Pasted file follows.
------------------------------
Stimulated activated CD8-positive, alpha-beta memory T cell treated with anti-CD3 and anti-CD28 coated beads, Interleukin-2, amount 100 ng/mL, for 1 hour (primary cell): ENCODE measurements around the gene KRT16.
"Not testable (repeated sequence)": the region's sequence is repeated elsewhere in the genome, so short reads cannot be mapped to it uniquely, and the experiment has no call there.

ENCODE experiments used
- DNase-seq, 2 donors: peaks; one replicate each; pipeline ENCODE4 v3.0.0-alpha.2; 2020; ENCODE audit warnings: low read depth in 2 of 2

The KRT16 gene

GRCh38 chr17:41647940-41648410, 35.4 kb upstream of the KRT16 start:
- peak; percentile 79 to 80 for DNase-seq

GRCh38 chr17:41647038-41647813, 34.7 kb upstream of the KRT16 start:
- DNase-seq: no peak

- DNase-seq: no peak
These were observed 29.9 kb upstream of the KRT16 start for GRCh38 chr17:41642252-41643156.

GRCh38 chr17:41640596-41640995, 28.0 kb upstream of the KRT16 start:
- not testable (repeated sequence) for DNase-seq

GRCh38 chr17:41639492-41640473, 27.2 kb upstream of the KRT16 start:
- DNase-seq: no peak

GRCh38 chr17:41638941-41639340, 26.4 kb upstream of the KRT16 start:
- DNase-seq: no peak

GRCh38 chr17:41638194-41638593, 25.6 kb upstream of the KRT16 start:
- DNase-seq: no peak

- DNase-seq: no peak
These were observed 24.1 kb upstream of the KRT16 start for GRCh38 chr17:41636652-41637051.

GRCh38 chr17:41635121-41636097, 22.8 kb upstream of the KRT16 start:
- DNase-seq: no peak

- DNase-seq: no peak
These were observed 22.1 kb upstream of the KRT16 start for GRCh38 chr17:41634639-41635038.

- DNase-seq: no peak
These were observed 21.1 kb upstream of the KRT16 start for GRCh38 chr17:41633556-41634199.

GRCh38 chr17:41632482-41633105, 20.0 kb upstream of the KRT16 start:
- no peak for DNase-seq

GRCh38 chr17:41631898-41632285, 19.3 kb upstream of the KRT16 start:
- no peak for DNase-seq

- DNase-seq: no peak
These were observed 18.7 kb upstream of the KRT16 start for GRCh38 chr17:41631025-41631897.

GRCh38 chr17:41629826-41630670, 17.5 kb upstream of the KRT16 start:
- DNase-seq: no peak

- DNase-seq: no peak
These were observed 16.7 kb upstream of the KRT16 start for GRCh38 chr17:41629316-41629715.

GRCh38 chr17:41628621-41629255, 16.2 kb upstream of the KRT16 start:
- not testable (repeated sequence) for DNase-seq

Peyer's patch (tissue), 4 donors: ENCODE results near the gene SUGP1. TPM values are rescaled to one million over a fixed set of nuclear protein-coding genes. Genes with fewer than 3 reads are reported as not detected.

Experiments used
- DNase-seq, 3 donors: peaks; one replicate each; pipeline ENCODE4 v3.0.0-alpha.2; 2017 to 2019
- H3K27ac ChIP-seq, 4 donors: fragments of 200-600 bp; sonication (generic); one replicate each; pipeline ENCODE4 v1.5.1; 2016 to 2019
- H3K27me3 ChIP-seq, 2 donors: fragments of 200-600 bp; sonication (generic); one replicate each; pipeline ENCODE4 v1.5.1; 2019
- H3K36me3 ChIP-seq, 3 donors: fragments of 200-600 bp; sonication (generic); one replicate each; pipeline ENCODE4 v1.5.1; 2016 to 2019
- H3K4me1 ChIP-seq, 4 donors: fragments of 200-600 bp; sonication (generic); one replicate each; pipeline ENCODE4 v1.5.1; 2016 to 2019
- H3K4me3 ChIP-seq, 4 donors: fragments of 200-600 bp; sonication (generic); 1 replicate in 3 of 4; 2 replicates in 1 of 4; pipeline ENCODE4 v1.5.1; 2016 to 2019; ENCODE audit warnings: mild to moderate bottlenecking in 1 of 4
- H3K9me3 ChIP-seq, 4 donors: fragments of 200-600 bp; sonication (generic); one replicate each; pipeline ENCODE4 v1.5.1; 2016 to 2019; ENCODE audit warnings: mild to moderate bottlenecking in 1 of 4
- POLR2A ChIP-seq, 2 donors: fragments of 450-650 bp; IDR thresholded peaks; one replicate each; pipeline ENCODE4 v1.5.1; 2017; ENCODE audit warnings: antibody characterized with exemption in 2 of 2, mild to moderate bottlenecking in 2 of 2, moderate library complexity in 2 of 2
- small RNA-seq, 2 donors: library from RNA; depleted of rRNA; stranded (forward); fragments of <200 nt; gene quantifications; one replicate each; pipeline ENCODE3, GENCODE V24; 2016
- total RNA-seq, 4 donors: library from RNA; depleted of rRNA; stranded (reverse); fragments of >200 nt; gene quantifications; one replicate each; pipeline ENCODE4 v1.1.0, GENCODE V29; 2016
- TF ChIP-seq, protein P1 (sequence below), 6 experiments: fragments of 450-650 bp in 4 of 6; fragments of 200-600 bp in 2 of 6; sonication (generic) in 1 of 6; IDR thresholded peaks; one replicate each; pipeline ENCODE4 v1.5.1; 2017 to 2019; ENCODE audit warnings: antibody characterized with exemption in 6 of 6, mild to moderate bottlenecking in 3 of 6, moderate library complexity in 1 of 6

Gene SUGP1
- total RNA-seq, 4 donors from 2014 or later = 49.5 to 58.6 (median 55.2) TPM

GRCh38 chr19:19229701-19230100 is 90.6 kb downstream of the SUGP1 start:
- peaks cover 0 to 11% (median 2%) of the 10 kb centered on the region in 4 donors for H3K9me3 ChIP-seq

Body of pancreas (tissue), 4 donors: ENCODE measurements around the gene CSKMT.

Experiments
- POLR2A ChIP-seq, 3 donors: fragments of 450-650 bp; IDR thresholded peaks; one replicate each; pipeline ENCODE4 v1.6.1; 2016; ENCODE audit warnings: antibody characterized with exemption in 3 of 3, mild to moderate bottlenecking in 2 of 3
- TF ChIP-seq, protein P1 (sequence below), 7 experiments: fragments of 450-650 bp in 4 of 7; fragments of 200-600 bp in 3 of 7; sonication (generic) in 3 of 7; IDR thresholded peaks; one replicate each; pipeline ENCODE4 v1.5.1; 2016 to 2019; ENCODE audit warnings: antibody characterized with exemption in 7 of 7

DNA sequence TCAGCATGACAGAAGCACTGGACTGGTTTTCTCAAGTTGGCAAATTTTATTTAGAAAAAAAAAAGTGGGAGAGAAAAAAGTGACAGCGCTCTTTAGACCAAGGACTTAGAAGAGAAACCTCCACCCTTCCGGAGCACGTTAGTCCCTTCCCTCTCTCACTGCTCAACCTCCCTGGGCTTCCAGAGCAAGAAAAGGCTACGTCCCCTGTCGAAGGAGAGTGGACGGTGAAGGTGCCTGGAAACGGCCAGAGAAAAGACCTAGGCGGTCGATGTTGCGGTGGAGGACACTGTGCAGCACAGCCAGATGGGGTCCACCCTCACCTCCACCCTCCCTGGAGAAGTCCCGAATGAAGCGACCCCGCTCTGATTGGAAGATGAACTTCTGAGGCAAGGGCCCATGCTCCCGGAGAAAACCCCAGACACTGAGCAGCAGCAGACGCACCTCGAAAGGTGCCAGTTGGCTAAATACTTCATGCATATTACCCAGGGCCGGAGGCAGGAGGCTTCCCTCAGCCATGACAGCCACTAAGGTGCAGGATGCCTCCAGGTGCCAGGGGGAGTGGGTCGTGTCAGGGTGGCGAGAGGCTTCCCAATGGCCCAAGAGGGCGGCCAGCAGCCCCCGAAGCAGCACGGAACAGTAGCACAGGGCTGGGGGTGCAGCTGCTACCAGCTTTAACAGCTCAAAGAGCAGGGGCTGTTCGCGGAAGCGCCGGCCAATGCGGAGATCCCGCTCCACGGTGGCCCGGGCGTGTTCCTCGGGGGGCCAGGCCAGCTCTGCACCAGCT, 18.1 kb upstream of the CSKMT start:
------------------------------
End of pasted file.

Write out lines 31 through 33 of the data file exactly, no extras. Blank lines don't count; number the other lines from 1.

- no peak for DNase-seq

- DNase-seq: no peak
These were observed 18.7 kb upstream of the KRT16 start for GRCh38 chr17:41631025-41631897.